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Fri Jan 4, 2013, 05:44 AM

SEC won't file insider-trading charges against David Sokol, lawyer says

Source: Omaha World Herald-NYT

The Securities and Exchange Commission has decided not to file insider-trading charges against David L. Sokol, a one-time top lieutenant at Omaha-based Berkshire Hathaway, Sokol's lawyer said Thursday.

Sokol came under scrutiny in 2011 after abruptly resigning as chairman of Berkshire's MidAmerican Energy Holdings, one of the many holdings of the investment conglomerate run by the billionaire Warren Buffett.

At the time, Berkshire revealed that Sokol bought shares in Lubrizol, a maker of lubricants that he wanted Buffett to buy. Sokol bought the shares two months before Berkshire announced a $9 billion acquisition of the company. After the deal was announced, the value of his Lubrizol stake rose by $3 million.

Sokol's lawyer, Barry W. Levine, said that the SEC informed his client Thursday that it had decided not to pursue any charges related to the trades.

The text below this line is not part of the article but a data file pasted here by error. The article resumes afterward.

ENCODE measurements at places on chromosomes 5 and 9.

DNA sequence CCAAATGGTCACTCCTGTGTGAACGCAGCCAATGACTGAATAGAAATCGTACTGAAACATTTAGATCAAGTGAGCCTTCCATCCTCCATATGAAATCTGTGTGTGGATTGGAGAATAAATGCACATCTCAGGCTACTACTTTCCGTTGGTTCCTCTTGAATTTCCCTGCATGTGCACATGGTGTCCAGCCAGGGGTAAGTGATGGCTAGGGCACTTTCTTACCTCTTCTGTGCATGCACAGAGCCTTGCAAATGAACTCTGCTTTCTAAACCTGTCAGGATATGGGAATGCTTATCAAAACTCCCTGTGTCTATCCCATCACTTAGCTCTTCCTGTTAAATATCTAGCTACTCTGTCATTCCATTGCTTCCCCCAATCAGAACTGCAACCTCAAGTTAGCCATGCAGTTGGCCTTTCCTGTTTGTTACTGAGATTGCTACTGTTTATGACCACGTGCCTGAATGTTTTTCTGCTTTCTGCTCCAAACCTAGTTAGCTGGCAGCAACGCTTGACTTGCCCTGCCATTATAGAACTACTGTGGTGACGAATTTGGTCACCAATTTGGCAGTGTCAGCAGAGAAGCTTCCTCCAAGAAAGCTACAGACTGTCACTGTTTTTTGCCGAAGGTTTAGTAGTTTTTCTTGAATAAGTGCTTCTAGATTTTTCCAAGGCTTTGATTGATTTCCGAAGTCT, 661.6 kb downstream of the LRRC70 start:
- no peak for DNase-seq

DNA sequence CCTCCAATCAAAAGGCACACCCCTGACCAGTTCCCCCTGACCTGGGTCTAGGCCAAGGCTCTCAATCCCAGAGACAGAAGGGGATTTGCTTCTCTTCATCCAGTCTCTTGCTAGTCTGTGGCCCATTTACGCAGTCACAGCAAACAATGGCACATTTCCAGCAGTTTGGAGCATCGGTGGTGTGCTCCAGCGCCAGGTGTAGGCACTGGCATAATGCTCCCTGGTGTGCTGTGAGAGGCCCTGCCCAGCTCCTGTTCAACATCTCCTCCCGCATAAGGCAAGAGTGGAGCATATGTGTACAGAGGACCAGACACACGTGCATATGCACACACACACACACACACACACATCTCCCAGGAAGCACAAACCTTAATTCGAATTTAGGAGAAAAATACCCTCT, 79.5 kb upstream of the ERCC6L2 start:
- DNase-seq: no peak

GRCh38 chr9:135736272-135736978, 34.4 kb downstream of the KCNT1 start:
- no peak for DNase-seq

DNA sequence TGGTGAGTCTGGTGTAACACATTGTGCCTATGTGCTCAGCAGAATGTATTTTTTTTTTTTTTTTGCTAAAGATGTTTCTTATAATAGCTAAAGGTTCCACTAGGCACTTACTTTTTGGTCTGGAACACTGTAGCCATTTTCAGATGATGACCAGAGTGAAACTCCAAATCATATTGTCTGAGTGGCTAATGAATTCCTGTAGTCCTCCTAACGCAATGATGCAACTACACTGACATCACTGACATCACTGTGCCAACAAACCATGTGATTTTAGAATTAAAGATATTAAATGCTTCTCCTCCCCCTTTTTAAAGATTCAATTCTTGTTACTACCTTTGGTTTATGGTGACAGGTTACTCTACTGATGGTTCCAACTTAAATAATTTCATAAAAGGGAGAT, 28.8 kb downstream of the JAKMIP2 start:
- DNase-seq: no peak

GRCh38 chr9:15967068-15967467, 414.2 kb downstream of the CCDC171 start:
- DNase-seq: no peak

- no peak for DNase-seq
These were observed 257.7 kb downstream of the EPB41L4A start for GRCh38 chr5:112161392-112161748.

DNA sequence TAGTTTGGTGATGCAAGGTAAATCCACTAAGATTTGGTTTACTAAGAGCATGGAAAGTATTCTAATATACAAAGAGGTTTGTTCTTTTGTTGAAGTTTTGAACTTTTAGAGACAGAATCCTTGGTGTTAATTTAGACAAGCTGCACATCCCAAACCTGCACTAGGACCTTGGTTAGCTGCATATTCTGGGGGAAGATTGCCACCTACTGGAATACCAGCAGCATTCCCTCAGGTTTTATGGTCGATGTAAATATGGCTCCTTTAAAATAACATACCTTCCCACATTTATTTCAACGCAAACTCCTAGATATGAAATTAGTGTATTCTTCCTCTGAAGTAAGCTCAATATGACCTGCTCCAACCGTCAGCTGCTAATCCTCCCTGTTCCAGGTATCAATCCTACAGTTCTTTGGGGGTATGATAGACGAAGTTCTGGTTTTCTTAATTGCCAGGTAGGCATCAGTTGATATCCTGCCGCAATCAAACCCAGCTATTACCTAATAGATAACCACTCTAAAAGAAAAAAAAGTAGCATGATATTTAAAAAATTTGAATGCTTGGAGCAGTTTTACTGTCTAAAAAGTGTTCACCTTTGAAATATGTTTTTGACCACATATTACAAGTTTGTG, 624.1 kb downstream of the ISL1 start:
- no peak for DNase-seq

FULL story at link.


Read more: http://www.omaha.com/article/20130103/NEWS/130109814/1685#sec-won-t-file-insider-trading-charges-against-david-sokol-lawyer-says

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Reply SEC won't file insider-trading charges against David Sokol, lawyer says (Original post)
Omaha Steve Jan 2013 OP
Javaman Jan 2013 #1
naaman fletcher Jan 2013 #2
DallasNE Jan 2013 #3

Response to Omaha Steve (Original post)

Fri Jan 4, 2013, 11:15 AM

1. so what else is new? nt

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Response to Omaha Steve (Original post)

Fri Jan 4, 2013, 11:25 AM

2. It wasn't actually insider trading

 

Insider trading would be "I know Buffet is going to buy this because of insider knowledge I have, so I will buy first".

What this guy did was "This is a cheap company, I will take a stake and then try to sell it to buffet".

In that case he violated an ethical duty to buffet, but he didn't make money on inside information.

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Response to Omaha Steve (Original post)

Fri Jan 4, 2013, 01:05 PM

3. To A Lay Person This Looks Like An Open And Shut Case

The fact that the SEC says there is insufficient evidence simply points to serious flaws regarding insider trading that need to be addressed. One of Sokol's primary jobs was to make investment recommendations to Buffett. While Buffett didn't simply rubber stamp those recommendations the odds were high that the recommendation would be accepted otherwise there was no purpose in having Sokol working in that capacity, hence my view that this should have been an open and shut case. Time to tighten up the insider trading rules.

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